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According to the UC Davis Center for Regional Change, turnout overall for the 2014 general election was only 18% of eligible voters, the lowest in California history. While the youth population, ages 18-24, represents about 15 % of the total eligible population, only 3% actually voted, the lowest demographic representation of all.
With the decline in Civics education in our schools, a trend that began in the 1970s, the understanding of how democracy operates, both in voting and in the role of citizen advocacy, is quite low. Too many people express the opinion that their vote doesn’t matter or that large interests are heeded but not citizens. Neither point is accurate unless people do nothing at all. It is dangerous for citizens to abdicate responsible engagement with the processes of democracy since that does open the door for those who are active to have undue say over policy and electoral outcomes.
California Church IMPACT has led over 1.5 million people to engage on issues of concern to them in social and economic justice. Over the past decade we have been part of significant changes. Alone and in coalitions, we have gained important victories against even powerful corporate interests that make life better for our people in this state.
We were central to passing the Affordable Care Act, pushed back a far less just state proposal from the state legislature, moved high sugar sodas out of our school vending machines, and were part of a faith coalition that secured the path-breaking Clean Air Act that was for a time headed to defeat. This was the work of grassroots advocacy. Those voices also have gotten key votes on critical budget matters and helped staunch the flow of money away from key social programs.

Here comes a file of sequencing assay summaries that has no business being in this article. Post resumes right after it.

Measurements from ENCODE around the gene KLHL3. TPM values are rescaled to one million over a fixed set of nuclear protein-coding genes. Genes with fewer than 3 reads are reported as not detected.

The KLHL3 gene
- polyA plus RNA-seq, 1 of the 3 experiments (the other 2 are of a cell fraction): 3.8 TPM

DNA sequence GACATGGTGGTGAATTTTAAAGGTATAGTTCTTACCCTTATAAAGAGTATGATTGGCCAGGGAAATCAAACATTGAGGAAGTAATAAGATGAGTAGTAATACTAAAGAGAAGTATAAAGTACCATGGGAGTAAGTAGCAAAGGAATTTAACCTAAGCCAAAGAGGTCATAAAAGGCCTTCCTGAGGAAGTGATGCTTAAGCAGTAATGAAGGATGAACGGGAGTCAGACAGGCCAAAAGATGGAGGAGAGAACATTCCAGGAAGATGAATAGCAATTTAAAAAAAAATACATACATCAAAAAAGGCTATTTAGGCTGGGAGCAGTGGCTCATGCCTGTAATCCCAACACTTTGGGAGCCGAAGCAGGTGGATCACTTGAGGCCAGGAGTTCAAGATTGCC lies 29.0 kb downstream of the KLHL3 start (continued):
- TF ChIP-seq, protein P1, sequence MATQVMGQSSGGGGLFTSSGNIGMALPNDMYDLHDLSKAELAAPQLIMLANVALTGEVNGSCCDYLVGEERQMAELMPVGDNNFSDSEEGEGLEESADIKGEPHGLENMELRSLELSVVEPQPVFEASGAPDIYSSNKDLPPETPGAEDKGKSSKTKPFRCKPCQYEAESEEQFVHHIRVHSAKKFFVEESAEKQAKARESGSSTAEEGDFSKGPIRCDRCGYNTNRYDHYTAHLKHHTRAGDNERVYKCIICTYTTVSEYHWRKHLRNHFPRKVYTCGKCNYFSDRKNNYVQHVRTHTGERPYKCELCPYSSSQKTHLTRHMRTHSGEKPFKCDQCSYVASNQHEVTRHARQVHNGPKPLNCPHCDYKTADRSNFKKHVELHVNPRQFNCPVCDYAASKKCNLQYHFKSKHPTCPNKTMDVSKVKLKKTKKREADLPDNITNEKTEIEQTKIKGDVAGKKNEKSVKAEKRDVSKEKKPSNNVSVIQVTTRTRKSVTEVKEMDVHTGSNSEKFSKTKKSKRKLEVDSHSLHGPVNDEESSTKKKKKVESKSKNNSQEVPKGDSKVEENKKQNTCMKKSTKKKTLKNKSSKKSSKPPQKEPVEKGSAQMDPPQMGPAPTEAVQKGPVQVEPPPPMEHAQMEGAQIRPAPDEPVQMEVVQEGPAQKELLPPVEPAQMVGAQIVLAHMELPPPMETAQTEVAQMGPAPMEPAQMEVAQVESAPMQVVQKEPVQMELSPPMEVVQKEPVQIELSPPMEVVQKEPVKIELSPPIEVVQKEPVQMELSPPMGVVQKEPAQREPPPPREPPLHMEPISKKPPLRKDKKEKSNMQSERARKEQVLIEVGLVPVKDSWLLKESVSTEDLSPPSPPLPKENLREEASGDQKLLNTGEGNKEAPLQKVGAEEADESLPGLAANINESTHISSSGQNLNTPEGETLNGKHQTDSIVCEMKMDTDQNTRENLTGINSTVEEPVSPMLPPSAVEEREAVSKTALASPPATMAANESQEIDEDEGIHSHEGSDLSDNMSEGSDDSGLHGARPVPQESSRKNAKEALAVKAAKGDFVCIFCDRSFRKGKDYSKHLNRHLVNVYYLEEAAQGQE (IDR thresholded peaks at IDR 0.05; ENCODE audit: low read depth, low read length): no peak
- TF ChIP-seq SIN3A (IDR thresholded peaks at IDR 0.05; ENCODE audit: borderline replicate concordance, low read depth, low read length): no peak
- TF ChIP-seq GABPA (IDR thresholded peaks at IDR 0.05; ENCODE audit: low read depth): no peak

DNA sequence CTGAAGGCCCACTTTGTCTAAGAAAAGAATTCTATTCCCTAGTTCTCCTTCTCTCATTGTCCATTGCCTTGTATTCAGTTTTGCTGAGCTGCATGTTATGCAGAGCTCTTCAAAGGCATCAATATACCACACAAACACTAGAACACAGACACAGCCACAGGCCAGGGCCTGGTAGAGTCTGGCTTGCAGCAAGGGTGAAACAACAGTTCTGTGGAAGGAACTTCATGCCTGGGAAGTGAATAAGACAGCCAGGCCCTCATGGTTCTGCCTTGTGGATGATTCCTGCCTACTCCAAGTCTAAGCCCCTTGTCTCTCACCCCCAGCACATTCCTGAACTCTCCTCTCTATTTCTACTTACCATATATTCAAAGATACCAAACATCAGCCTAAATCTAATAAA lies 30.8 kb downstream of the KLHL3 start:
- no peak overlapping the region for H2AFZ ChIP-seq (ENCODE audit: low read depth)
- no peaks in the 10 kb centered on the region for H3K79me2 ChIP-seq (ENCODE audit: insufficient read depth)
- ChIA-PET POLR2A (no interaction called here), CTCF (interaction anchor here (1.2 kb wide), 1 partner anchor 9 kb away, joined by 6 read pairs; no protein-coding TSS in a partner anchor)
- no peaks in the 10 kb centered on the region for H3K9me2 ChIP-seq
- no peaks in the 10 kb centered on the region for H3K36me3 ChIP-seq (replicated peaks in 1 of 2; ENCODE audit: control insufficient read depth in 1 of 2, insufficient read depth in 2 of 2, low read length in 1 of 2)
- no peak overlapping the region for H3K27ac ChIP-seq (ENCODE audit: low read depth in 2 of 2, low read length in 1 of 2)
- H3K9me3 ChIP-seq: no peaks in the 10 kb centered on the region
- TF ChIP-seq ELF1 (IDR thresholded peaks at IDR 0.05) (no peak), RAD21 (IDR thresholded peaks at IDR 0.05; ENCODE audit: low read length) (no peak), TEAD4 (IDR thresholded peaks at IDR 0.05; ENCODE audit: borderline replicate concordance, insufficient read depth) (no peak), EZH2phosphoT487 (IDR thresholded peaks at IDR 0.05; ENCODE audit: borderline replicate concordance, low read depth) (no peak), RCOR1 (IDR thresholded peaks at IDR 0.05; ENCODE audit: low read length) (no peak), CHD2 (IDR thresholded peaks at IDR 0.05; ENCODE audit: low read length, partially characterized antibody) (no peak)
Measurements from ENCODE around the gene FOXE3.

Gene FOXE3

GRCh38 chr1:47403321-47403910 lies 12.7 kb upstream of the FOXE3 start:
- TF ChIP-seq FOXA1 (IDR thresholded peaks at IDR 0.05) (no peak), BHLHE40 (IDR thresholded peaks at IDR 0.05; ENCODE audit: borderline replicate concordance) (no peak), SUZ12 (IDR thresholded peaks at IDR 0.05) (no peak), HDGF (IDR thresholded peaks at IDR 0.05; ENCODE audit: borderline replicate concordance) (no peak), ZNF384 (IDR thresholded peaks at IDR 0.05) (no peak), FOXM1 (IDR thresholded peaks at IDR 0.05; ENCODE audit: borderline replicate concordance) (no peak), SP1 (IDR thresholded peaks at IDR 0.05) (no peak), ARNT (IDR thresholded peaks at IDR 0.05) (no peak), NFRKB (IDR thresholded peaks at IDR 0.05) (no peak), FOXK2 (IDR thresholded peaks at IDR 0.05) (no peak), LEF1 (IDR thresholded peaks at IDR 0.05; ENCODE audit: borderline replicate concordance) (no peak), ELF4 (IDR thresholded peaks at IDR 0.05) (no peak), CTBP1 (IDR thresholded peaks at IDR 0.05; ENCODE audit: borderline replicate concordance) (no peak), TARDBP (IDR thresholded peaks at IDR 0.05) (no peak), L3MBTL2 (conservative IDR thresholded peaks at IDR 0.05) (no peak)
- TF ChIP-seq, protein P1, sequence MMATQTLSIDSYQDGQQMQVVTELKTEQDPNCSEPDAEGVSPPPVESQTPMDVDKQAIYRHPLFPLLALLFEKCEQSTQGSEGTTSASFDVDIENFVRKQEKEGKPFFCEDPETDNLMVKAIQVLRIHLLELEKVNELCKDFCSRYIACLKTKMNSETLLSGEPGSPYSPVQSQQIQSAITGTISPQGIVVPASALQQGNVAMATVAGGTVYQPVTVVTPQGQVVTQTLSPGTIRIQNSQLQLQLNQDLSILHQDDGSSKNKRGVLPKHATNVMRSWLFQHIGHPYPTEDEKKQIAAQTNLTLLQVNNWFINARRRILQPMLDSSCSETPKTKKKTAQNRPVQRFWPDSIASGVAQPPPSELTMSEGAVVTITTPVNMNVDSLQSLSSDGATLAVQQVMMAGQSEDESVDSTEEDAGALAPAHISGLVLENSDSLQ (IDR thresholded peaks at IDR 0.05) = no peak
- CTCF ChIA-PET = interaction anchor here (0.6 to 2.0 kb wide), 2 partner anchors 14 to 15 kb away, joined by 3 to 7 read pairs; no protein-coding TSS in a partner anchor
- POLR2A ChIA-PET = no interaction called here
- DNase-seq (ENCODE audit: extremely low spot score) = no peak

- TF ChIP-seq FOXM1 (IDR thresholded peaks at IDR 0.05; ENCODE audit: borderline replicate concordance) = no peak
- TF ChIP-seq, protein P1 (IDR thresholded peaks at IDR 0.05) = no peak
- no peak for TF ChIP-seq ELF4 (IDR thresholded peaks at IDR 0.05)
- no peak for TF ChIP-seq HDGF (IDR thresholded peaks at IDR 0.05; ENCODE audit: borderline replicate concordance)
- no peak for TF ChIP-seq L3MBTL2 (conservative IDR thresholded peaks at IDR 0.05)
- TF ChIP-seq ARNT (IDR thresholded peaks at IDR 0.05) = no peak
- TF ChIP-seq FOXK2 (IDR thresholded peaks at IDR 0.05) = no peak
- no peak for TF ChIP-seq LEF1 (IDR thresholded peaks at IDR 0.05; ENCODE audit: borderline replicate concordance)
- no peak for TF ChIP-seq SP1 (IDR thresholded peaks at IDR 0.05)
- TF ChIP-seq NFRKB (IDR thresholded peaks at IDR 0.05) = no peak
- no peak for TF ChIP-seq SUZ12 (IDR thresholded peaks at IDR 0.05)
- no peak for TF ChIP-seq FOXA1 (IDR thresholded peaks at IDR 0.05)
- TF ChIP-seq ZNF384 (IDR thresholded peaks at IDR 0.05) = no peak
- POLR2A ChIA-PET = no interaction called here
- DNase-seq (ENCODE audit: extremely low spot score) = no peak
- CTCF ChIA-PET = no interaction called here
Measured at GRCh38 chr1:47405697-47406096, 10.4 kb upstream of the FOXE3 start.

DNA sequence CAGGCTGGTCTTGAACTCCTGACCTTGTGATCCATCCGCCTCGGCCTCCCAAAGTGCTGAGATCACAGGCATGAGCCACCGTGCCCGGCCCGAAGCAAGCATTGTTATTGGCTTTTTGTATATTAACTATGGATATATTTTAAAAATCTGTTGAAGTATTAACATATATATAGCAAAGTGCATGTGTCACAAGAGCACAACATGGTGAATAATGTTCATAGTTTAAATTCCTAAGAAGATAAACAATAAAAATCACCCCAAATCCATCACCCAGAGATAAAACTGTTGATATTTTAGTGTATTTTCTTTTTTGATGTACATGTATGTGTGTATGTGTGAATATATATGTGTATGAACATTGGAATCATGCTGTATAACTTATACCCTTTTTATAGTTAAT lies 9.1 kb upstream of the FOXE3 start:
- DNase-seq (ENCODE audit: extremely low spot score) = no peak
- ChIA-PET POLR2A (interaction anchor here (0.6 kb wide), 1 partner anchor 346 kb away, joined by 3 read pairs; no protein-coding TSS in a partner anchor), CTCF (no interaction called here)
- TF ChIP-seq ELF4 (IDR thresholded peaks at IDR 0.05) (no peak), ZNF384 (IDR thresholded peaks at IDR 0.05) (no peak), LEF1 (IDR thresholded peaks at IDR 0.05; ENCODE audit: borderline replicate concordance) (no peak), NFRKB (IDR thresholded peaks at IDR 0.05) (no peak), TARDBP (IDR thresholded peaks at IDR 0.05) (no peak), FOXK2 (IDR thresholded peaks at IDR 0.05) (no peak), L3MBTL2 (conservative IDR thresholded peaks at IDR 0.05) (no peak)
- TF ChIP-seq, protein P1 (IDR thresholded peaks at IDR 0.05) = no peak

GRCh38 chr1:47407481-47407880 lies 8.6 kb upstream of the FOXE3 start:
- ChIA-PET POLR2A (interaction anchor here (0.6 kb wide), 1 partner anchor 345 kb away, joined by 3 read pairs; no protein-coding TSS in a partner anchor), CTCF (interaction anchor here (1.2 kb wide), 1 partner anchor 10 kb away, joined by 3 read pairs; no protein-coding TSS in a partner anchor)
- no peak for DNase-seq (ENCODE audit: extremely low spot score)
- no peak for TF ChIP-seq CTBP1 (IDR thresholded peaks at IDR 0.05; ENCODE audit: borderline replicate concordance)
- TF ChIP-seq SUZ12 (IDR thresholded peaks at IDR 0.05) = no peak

We also know that any project you may have from food pantries to community gardens can be enhanced or destroyed by good or bad legislation. As community activists, a link to those who can keep your work moving forward is essential. Speaking up for what you do is imperative.
That is how democracy works. Show up, speak your mind, and we can move mountains. Sit back, be passive, and the world runs over us all.
We know that our activists tend to be older, and that is a problem for our future. If we do not engage our young people in the work of bearing witness in our democracy, they will be less active in social justice issues as work and family life demands their attention and less well informed as they confront new concerns that impact their lives without their understanding or intervention.
This must change. California Council of Churches sees a way to make that happen.
We are applying to the Irvine Foundation for a grant to begin the work of engaging the youth in our communities to be vocal even before they can vote. We do not want them to have arid “how a bill becomes a law” kinds of lectures but to discover how effective they can be on issues from local homelessness to world peace.
What we want to know from you and your congregation is whether you would be interested in having your youth groups engage with California Council of Churches to learn how to be effective social change activists by learning how to ‘speak truth to power’. We will provide both study guide materials and training for youth leaders to help move your social justice teachings into hands on grassroots actions that can be effective and transformative.
Please let us know within the next two weeks if your youth groups or community service programs serving young people would be interested in this program. “Youth Speaking Truth to Power” as we have started to name this work will function well if and only if we have enough people interested in our helping you to help your youth learn to be effective advocates and informed voters.
We look forward to hearing from you about this project. If you think this has value to your congregation or justice organization, we will pursue the funding to make it happen. Thank you for considering working with us on this important issue.
The Rev Dr Rick Schlosser